I’m a minority in this blogging world because, ready for it? I’m not Christian.
While I grew up Roman Catholic, I ventured onto my own path as an adult. For the most part this has been fine, but it was tricky when we had kids. Why? Baptism.
We wanted to recognize our children’s coming into the world in some official capacity, but were not interested in baptism. We prefer they choose their own religious affiliations, if any, when they’re older. This was a very difficult topic with my very religious parents. Given what it means to not baptize a child, I understand why it was upsetting, but this ceremony did not fit with our beliefs. We struggled to find an alternative until my sister told me about her friend’s naming ceremony. After looking into it a bit more, we knew this was the perfect way to celebrate our children in a non religious way.
If you’re thinking about throwing one yourself, first off (because I’m a teacher) here are the 5 W’s answered about planning a naming ceremony.
With the guidance of the same lay chaplain who performed our wedding, we sculpted two beautiful naming ceremonies that perfectly suited us while also appeasing to the religious side of things, without being religious. Here are some guidelines that can help you plan your own:
Have someone perform the ceremony
For my parents, having a religious leader perform the ceremony was an absolute must. As I absolutely refused the roman Catholic priest, we went searching for someone with a much broader/more accepting outlook on religion. We found the perfect fit with a lay chaplain from the unitarian church here, which is very welcoming of everyone. This, once again, helped relieve my parents’ field that our children are not baptized (in their eyes our kids were baptized at their naming ceremonies, win win?). Anyhow, it does not need to be a religious figure by any means. It can be a family member or a close friend. Whomever it is, pick someone who knows you and your growing family, and whom you trust to always have your childrens’ best interest at heart.
Pick and involve your guardians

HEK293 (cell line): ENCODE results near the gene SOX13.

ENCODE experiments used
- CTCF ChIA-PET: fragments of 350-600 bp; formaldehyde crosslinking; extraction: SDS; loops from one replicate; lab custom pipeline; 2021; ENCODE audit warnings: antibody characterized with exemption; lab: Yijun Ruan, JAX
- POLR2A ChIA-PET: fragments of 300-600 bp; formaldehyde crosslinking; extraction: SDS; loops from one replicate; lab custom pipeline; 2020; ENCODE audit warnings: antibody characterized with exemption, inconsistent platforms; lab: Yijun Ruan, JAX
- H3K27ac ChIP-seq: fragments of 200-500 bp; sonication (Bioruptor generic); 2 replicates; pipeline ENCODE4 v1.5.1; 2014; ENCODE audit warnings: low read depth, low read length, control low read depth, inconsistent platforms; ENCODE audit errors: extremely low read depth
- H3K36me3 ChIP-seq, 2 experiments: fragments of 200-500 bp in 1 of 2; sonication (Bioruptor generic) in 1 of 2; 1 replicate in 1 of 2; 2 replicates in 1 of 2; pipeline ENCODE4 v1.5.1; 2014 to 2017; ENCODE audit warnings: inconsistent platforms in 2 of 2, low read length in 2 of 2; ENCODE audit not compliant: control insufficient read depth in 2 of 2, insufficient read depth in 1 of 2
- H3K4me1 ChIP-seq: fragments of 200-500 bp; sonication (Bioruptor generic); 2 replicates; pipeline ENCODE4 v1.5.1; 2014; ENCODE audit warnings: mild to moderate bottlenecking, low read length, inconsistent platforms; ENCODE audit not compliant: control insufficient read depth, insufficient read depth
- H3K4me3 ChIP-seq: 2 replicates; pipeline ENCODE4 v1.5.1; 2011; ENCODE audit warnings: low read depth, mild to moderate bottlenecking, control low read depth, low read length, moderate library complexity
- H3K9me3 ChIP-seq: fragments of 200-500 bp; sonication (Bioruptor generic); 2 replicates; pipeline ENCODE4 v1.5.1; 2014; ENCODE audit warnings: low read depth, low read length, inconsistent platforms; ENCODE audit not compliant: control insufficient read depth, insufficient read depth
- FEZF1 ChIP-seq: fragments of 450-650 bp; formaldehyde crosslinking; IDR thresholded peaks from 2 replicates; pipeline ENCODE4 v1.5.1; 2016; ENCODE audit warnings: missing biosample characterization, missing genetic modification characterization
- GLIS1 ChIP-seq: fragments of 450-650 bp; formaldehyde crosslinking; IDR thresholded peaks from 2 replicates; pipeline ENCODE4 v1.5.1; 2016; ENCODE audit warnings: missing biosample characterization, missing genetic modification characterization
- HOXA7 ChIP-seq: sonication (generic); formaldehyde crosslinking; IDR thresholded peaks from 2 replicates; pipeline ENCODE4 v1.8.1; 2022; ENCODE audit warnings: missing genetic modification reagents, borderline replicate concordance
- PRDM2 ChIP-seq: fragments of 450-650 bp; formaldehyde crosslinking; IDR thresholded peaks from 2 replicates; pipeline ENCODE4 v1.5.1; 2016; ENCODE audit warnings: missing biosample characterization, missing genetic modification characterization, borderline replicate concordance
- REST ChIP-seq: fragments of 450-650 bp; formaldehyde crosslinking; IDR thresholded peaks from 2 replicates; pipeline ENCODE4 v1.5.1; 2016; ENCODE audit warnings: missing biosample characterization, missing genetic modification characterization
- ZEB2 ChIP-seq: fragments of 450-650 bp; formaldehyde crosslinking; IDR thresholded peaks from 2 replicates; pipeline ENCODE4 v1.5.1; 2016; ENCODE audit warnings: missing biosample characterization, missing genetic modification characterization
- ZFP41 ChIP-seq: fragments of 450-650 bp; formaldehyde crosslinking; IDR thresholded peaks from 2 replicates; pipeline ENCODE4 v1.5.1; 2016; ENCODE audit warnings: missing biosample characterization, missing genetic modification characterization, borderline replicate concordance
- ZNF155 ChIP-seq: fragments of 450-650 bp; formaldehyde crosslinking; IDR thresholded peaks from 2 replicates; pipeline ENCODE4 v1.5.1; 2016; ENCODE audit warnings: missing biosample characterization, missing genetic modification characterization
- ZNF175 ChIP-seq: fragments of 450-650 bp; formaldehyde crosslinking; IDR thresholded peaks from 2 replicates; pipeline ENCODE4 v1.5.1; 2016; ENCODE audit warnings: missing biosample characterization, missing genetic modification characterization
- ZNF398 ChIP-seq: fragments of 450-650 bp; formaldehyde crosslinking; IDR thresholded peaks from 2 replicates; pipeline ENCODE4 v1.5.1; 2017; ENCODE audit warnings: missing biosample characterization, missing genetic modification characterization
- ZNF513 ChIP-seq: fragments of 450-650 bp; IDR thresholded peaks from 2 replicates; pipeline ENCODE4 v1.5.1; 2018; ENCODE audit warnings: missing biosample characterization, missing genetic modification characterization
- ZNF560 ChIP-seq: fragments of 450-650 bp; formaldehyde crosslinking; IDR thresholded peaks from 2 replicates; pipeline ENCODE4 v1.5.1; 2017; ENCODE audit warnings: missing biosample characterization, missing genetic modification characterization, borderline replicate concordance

I don’t like the word ‘godparents’ for obvious reason, but I love the words in Portuguese which directly translate to little mother (madrinha) and little father (padrinho). My sister and her husband fulfill these roles, as well as legal guardians of our squirrelly kiddos. We incorporated this into the ceremony, including my sister saying a reading outloud.
Choose meaningful readings
It’s your ceremony, so you get to pick what is said. Pick something that is meaningful and fitting. For squirrelly boy’s ceremony, I read Children by Khalil Gibran (and cried through the whole thing), my sister read a celtic blessing in English, and the mister read a celtic blessing in gaelic. For squirrelly girl it was much the same, but I wrote a passage to read, my sister read a quote on siblings by Clara Ortega, and the mister read the same gaelic passage.
Involve your family
We already mentioned involving our children’s guardians in the ceremony, but if you have other children, involve them as well. After their madrinha read the passage on siblings, squirrelly boy gave his sister a tulip he picked from the guardian that morning. You could have the grandparents involved by lighting candles or honouring your child in some way. Or, like us, you could have a call and response where the person performing the ceremony read passages such as “Will you honour this child and help him/her grow into their own” while the guests respond with “We will”.
Include family and/or cultural traditions
I’m full on Portuguese, the mister is pretty well full on Celt. A lot of Portuguese traditions are tied to the church, so we had to be creative. A celtic tradition is placing a dab of whisky on the child’s forehead. To incorporate Portugal (and yes, a religious aspect), we cut the whisky with holy water my mom brought back from Fatima. For Estie, we dressed her in my baptismal gown. As mentioned earlier, we included celtic passages in our ceremony. You could choose any that are meaningful to your and your family to bring in those traditions.
Each of our ceremonies concluded with bubbles, nibbles, and cake!